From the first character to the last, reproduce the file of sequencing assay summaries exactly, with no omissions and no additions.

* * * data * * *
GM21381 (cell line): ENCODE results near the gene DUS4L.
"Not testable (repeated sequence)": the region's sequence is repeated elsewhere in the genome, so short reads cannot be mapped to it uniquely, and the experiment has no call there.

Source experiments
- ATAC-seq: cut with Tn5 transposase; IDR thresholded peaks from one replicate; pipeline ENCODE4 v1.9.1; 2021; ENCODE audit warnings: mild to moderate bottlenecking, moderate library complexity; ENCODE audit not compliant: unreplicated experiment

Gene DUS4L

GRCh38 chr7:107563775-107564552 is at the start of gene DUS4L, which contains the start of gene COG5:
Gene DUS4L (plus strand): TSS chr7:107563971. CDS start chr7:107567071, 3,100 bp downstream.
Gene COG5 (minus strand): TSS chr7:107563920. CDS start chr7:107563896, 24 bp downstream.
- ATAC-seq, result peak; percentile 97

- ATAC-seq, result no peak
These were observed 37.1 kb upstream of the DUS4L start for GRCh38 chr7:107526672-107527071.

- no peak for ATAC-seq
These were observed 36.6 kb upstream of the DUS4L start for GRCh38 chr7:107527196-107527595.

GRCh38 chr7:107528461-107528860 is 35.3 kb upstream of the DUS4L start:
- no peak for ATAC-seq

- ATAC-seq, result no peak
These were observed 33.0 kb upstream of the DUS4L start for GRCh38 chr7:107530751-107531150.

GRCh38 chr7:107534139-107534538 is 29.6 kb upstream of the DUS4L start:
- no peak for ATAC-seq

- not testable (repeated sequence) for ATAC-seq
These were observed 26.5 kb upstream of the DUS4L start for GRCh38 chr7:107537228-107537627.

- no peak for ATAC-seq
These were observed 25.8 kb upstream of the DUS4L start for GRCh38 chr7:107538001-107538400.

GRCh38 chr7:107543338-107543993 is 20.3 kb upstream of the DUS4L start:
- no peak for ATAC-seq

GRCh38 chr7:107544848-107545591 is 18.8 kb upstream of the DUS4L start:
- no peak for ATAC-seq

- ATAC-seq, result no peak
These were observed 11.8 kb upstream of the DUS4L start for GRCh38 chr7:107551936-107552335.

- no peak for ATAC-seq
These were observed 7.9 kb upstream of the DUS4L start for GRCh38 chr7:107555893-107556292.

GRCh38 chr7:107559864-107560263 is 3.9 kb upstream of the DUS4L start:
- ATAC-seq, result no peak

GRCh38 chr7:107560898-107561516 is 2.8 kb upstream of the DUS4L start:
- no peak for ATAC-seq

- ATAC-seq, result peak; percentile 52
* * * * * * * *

GM21381 (cell line): ENCODE results near the gene DUS4L.
"Not testable (repeated sequence)": the region's sequence is repeated elsewhere in the genome, so short reads cannot be mapped to it uniquely, and the experiment has no call there.

Source experiments
- ATAC-seq: cut with Tn5 transposase; IDR thresholded peaks from one replicate; pipeline ENCODE4 v1.9.1; 2021; ENCODE audit warnings: mild to moderate bottlenecking, moderate library complexity; ENCODE audit not compliant: unreplicated experiment

Gene DUS4L

GRCh38 chr7:107563775-107564552 is at the start of gene DUS4L, which contains the start of gene COG5:
Gene DUS4L (plus strand): TSS chr7:107563971. CDS start chr7:107567071, 3,100 bp downstream.
Gene COG5 (minus strand): TSS chr7:107563920. CDS start chr7:107563896, 24 bp downstream.
- ATAC-seq, result peak; percentile 97

- ATAC-seq, result no peak
These were observed 37.1 kb upstream of the DUS4L start for GRCh38 chr7:107526672-107527071.

- no peak for ATAC-seq
These were observed 36.6 kb upstream of the DUS4L start for GRCh38 chr7:107527196-107527595.

GRCh38 chr7:107528461-107528860 is 35.3 kb upstream of the DUS4L start:
- no peak for ATAC-seq

- ATAC-seq, result no peak
These were observed 33.0 kb upstream of the DUS4L start for GRCh38 chr7:107530751-107531150.

GRCh38 chr7:107534139-107534538 is 29.6 kb upstream of the DUS4L start:
- no peak for ATAC-seq

- not testable (repeated sequence) for ATAC-seq
These were observed 26.5 kb upstream of the DUS4L start for GRCh38 chr7:107537228-107537627.

- no peak for ATAC-seq
These were observed 25.8 kb upstream of the DUS4L start for GRCh38 chr7:107538001-107538400.

GRCh38 chr7:107543338-107543993 is 20.3 kb upstream of the DUS4L start:
- no peak for ATAC-seq

GRCh38 chr7:107544848-107545591 is 18.8 kb upstream of the DUS4L start:
- no peak for ATAC-seq

- ATAC-seq, result no peak
These were observed 11.8 kb upstream of the DUS4L start for GRCh38 chr7:107551936-107552335.

- no peak for ATAC-seq
These were observed 7.9 kb upstream of the DUS4L start for GRCh38 chr7:107555893-107556292.

GRCh38 chr7:107559864-107560263 is 3.9 kb upstream of the DUS4L start:
- ATAC-seq, result no peak

GRCh38 chr7:107560898-107561516 is 2.8 kb upstream of the DUS4L start:
- no peak for ATAC-seq

- ATAC-seq, result peak; percentile 52